Armor: covered the body, part of the legs and all or part of the arm. It was made up of a type of leather coat fastened by a belt and fabric made of metal sheets in overlaying areas, overlapped by strips of leather. In central Asia, one finds the first attestation to the use of a large glove for the protection of the forearm. At times one also notes a protective plate for the groin area. Footwear: boots. Weaponry: bow, arrows, lance, also with flaming arrows. A single or double-headed ax, long or short sword with decorative carvings. Helmet: various forms of protection for the throat and the neck, and also a ridge to protect the base of the nose.
Armor: made of scales, plates or mesh; also at times even for the horse. Shield: round, square or oval. All these elements merged mostly in the Roman and Byzantine world and then were found again in the West in late Middle Ages. The Gauls: their helmet could also have horns for the god of war, who was a bull, with or without a visor; the shields were large and oval or hexagonal with a border of iron covered with leather; they had arrows and lances with a point in the shape of a large leaf, also shaped with a slight ripple, with decorative crossbars. The sword had a simple grip, more or less large and hung on the belt or the bandoleer. There was also a manlike clasp with small and raucous trumpets cornix likewise very high, with a pointed curve and flared like a throat of an imaginary animal. Every Gallic brigade had its own insignia. They draped the heads of their slain enemies along their horses’ necks, according to the custom of Eastern peoples.
The Germans had a short and fastened tunic, rather tight trousers, a beard and long hair as was already said, heavy shoes, and a cloak. Their weapons were as follows: the lance, the heavy, long or short sword. They usually carried an often-rounded shield, with a central knob at the end, a bow and a helmet, which perhaps replaced a previous hairy beret. The Franks had double-edged and long knives, shoes of leather and a part of their legs were naked. The sleeves of their cowls only came down to their forearms. Their swords hung from their bandoleers and a large belt of skin with knobs on their loins. The lances had a tip with backward flaps.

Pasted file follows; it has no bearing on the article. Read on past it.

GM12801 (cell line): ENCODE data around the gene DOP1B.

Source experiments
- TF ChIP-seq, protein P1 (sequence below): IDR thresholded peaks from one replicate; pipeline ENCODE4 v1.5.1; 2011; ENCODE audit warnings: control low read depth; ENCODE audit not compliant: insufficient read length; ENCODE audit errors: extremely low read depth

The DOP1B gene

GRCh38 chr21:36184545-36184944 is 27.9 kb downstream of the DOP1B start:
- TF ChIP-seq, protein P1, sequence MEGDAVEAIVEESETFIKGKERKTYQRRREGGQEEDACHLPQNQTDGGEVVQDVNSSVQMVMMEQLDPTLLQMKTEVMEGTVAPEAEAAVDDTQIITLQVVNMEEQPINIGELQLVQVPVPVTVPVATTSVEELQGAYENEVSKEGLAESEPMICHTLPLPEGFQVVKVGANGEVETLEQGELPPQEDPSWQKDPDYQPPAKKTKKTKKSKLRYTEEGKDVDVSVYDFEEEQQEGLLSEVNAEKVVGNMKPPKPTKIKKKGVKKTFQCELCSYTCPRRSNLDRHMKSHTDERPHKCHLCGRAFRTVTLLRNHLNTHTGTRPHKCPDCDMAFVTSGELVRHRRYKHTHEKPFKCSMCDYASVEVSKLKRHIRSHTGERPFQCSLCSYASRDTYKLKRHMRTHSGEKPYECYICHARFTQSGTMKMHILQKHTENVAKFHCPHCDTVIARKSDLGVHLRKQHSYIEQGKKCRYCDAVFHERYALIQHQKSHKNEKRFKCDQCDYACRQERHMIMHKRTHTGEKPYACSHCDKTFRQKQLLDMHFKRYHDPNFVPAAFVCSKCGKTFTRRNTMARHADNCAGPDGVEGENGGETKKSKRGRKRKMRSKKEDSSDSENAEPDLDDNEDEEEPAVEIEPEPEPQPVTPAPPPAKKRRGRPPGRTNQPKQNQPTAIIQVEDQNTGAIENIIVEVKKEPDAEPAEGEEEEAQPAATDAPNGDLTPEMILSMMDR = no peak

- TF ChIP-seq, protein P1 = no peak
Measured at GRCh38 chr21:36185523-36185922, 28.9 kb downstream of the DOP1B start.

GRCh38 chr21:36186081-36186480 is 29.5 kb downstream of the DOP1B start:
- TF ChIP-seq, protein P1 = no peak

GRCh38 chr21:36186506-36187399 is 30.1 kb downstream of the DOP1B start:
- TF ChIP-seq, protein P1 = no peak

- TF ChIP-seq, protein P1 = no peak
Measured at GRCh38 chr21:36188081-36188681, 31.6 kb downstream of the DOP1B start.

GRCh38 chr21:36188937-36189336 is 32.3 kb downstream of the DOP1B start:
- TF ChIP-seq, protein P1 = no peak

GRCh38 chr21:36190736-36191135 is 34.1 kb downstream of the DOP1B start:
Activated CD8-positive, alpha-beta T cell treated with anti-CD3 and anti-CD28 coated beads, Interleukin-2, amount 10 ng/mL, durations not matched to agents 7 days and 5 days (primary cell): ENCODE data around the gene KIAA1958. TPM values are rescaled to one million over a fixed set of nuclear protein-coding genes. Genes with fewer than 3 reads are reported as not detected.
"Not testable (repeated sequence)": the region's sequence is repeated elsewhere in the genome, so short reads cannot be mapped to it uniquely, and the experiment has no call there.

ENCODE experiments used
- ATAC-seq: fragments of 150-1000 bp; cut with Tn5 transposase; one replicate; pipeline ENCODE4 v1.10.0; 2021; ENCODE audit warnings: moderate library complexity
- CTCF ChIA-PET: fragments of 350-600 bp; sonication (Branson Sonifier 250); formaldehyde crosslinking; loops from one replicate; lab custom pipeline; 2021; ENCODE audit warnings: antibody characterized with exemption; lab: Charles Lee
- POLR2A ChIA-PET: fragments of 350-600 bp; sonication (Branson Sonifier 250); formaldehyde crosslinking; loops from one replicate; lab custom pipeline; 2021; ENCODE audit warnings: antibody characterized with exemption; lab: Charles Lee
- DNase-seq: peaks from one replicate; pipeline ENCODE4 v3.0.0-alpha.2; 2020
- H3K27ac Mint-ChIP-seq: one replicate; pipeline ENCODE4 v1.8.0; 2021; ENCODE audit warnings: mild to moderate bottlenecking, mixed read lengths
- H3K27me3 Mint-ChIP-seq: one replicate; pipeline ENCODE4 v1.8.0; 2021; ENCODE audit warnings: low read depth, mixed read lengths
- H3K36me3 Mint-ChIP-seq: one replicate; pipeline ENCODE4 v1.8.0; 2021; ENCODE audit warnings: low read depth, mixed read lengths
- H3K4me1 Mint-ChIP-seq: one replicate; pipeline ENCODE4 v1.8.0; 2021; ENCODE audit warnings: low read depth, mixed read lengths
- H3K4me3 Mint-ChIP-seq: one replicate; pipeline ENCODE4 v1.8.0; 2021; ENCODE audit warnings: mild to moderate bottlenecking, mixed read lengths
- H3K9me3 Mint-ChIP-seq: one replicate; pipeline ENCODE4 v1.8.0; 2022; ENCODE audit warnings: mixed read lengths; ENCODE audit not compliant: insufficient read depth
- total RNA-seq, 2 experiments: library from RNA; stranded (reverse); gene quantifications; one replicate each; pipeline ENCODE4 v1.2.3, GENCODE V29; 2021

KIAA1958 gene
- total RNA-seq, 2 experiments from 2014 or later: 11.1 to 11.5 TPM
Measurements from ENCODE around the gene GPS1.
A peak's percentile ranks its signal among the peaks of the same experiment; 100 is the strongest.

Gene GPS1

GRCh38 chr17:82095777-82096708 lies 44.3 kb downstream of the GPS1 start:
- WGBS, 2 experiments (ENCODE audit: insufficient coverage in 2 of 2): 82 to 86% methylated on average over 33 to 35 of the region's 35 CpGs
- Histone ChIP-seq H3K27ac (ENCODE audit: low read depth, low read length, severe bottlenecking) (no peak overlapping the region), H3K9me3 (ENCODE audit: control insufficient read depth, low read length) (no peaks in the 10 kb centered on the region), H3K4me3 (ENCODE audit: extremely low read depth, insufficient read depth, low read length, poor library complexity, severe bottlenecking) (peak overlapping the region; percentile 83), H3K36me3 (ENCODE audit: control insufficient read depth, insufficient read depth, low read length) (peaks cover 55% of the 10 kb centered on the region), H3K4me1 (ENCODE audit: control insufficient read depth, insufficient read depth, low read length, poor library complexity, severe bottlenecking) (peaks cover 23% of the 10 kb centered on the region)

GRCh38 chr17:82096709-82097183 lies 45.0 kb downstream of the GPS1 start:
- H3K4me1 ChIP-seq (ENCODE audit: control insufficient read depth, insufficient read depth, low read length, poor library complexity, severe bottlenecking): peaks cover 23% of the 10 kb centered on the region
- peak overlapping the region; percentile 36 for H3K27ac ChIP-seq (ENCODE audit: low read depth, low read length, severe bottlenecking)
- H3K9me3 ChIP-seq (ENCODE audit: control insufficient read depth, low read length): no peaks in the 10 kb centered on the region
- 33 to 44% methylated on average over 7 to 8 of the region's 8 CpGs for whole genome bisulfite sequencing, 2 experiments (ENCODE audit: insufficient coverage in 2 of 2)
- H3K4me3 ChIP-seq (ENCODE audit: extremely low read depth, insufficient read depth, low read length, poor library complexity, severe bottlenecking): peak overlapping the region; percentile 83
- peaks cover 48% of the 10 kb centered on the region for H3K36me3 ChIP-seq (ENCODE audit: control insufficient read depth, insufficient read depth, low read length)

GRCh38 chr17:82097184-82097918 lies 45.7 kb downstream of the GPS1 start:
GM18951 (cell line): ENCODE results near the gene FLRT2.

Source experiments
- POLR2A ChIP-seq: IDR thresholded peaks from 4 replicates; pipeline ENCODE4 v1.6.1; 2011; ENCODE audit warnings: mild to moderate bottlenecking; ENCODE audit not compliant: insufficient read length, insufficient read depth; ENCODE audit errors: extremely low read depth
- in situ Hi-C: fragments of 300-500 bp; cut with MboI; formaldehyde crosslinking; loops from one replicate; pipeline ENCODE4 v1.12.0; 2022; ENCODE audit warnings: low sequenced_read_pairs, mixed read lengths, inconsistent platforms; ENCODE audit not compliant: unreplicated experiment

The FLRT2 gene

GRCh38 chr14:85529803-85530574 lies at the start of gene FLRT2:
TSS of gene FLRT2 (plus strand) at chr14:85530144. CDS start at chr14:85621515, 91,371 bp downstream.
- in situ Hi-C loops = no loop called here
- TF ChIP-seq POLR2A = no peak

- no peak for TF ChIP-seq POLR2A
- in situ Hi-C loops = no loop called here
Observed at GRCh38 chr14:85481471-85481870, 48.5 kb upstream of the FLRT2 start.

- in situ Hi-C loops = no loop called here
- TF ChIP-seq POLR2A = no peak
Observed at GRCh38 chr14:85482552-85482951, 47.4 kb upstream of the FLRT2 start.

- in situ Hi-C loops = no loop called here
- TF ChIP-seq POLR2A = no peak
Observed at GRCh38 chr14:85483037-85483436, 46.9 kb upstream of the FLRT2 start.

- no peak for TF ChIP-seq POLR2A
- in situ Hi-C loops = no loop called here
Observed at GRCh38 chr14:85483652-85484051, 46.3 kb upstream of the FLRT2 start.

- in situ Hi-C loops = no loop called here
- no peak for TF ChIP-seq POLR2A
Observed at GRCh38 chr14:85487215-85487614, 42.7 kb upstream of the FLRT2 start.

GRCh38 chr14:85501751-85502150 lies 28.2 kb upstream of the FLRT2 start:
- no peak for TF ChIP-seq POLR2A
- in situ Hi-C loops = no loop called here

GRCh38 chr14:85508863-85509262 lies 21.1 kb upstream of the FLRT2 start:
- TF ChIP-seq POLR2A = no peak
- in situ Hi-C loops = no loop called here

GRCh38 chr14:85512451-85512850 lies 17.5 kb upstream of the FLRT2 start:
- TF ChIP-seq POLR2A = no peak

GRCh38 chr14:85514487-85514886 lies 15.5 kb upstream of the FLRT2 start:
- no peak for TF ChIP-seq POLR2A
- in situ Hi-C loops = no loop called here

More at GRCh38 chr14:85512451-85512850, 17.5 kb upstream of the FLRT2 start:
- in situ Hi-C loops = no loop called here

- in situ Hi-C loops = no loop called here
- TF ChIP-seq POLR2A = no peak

There were few helmets; they did not have armor and leg bands when riding their horses. By preference, the soldiers were naked to the waist and had bands of linen or skin for their legs and trousers; the shield was on the left. They used axes and lances in place of bows and arrows. Later, the military attire of the Franks changed through the influence of Roman military garb. Through contact with first the Byzantine and then the Roman world, the Goths also lost the characteristics of their original military attire, concerning which, however, we do not have much information.
Theodoric, in fact, was clothed in armor with small metal plates through bands on his legs, and Totila had a skullcap helmet with a nose cone with iron bands running across. With respect to the Longobards, we should note, for example, that on the Triumph of Agilulf, many men in armor appear with areas of metal bands; their helmet has a panache, protecting the back part of the head, the cheeks and the throat. The shields are round and they ward off a lance. The legs are perhaps covered by leggings of leather in bands ocrea, impilia. The following were among the furnishings discovered: sword, at times with a golden sheath and decorations; rather short lances, tips and arrows; straps and simple belts; shields wood covered with leather or metallic layers; helmets rare; spurs; fragments of shoes the Longobards first covered their shin bones with bands of leather, then they used leggings: see above; bracelets; metal basins; bags for fodder or for washing horses; large round shields; and semispherical umboni, culminating with a stud at which crosses or zoomorphic swastikas reached their apex. The Celts were first naked, then they had a short tunic or fur coat, buckled on the shoulders.